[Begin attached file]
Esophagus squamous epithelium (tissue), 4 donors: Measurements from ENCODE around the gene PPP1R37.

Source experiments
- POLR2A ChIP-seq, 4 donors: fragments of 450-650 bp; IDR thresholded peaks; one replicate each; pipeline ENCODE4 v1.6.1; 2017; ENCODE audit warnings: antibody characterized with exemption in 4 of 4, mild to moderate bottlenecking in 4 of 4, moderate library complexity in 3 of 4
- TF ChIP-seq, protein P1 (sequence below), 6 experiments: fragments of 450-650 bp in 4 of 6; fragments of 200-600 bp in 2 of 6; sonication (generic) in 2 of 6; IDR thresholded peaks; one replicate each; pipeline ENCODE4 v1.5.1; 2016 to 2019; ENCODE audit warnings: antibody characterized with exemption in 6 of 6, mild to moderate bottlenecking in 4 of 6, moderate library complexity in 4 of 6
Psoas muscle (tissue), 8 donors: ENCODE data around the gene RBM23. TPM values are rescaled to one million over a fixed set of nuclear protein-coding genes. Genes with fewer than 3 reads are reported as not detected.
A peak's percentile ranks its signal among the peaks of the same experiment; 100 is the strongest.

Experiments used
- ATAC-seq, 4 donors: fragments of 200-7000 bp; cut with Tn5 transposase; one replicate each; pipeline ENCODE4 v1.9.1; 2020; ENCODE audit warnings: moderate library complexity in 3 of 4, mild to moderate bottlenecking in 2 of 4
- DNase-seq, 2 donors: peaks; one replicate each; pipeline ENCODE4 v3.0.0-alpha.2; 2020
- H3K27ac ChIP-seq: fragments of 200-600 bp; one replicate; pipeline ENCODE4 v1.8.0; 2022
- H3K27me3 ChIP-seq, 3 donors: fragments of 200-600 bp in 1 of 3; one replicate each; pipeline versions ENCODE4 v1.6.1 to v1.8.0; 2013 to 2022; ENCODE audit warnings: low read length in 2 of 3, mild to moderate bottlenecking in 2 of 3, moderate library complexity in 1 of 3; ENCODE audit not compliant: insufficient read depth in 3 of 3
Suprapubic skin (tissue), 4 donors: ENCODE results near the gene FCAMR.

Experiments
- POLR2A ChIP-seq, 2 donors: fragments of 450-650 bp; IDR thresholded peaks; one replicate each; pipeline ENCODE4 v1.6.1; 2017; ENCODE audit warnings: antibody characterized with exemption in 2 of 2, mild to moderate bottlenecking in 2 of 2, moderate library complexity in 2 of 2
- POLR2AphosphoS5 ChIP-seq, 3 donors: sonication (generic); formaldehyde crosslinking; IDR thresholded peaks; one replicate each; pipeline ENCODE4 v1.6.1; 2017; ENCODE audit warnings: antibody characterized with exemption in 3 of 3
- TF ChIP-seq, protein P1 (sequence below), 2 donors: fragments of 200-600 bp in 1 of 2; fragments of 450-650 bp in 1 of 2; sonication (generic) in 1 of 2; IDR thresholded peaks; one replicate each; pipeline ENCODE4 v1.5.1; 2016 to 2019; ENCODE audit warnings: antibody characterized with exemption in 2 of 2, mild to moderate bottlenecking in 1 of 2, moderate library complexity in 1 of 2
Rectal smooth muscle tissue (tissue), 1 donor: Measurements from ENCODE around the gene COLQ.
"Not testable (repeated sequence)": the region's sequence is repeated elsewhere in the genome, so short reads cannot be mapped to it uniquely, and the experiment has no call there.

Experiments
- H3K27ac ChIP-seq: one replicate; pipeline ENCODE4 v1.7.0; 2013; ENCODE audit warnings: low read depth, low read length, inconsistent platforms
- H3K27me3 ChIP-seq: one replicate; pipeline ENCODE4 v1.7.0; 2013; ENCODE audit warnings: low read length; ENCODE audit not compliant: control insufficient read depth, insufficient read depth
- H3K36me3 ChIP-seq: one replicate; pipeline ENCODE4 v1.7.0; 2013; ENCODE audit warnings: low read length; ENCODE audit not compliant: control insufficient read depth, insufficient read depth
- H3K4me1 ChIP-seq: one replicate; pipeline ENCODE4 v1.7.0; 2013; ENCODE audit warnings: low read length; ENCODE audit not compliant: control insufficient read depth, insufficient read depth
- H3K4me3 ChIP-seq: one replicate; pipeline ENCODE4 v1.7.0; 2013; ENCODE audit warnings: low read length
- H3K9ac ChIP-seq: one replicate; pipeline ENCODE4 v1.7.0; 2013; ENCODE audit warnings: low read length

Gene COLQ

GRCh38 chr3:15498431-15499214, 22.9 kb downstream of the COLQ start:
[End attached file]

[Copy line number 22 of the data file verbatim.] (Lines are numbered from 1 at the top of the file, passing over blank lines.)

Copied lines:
- H3K36me3 ChIP-seq: one replicate; pipeline ENCODE4 v1.7.0; 2013; ENCODE audit warnings: low read length; ENCODE audit not compliant: control insufficient read depth, insufficient read depth